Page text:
AMY GOODMAN: You know, it’s interesting, John, as you sit in a commercial TV studio in Chicopee, who’s benefiting here. I mean, who’s benefiting, to an unprecedented degree, are the local TV stations and networks all over this country. I mean, the amount of money they are getting — it used to be, you know, Iowa depended on this every four years, right? The campaign ads in Iowa for president, their TV stations. Now we’re talking about this all over the country. So it’s unlikely you’re going to have a really extensive discussion about this in these TV stations all over the country. What about that, what TV networks should be doing right now, the whole issue of free ads?
JOHN BONIFAZ: I couldn’t agree more, Amy. And I mean, that’s clearly why we need independent media, because the fact is, there is this windfall going to commercial media with these ads. And they benefit, no question about it. We need hard-hitting journalism that exposes where this money is coming from, the secrets that are occurring as a result of this spending. E.J. Dionne of the Washington Post recently talked about this as being — as akin to Watergate times with respect to the amount of secret money coming into our process, and it’s a danger to our democracy.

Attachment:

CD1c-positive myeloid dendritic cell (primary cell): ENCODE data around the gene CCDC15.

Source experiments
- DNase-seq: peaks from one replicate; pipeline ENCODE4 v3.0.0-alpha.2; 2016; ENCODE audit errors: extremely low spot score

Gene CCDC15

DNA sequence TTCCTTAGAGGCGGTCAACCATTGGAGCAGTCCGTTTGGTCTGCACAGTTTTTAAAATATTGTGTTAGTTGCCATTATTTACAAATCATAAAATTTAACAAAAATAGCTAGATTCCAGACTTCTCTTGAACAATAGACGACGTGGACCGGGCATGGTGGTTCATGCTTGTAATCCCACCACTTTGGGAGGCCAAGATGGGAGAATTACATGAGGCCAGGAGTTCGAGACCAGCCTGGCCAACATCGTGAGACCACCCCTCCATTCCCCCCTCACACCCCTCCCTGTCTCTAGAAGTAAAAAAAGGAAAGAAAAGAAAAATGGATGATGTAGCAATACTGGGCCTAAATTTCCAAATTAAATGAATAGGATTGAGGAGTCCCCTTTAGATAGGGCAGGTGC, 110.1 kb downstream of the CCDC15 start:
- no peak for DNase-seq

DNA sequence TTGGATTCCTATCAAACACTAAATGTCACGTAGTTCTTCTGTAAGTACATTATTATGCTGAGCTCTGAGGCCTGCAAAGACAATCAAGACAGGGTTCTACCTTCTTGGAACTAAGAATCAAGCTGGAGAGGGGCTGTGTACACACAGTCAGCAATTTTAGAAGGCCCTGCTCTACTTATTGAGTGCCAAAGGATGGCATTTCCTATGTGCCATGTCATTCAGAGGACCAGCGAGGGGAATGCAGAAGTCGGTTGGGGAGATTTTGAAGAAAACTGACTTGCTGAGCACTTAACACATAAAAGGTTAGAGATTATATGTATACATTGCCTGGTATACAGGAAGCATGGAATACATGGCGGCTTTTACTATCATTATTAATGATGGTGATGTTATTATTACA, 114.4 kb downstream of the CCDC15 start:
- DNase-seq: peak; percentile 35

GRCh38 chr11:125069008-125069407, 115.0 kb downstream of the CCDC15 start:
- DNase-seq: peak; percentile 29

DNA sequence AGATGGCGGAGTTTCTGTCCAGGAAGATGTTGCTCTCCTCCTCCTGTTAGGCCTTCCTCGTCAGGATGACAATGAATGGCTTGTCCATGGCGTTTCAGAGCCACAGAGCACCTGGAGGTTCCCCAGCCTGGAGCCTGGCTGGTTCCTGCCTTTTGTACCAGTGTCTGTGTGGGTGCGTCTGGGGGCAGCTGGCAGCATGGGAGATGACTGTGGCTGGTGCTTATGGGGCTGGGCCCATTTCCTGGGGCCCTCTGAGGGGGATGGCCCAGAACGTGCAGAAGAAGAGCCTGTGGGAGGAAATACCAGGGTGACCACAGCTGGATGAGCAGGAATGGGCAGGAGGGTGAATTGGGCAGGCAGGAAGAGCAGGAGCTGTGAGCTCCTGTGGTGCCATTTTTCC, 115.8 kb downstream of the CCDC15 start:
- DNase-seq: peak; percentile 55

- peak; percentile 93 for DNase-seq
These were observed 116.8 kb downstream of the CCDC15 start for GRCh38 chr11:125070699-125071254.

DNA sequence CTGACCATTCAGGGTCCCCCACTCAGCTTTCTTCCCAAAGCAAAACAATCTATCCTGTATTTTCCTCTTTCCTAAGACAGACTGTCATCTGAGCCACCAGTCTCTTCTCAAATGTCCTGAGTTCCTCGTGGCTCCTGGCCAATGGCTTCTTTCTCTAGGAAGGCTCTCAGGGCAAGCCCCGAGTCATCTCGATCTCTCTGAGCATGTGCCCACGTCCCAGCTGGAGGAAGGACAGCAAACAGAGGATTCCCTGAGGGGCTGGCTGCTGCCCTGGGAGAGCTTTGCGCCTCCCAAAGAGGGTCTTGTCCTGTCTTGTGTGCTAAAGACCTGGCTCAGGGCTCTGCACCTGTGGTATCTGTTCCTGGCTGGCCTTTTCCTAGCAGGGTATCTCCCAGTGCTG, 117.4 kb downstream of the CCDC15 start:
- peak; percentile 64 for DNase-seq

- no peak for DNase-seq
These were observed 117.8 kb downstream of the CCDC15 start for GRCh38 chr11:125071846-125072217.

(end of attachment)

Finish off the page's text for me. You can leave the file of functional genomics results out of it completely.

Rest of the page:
But just as much of a danger, to be clear, is the fact that this money is coming from the corporate source, which is not regulated, and, in fact, it is undermining our self-government. When corporations go into court and argue they have free speech rights to strike down environmental laws, healthcare laws, consumer rights laws, that’s just as much of a threat as when they spend the corporate general treasury funds in our elections. And that’s why we’ve got to reclaim our Constitution and democracy for the people.
JUAN GONZALEZ: I’d like to ask Jeff, in terms of the practicalities of being able to get an amendment like this passed, what would have to be done at the state levels? How many states? Could it be done by referendum? How many — would it require an act of the legislature? And what is the vehicle or mechanism that you’re putting into place to be able to effect your goal?
JEFF CLEMENTS: We’re using the same mechanism, Juan, that Americans have used for two centuries to amend the Constitution, to make democracy work, and that’s Article V of the Constitution. And what that requires is a — certainly, a consensus that it needs to be done. And that is reflected in its requirement of two-thirds of Congress needs to pass the amendment. And then it goes to the states for ratification. And three-quarters of the states then need to ratify that amendment. So we expect, frankly, to be everywhere. We’re going to be in Washington. We’re going to be in every state in the union.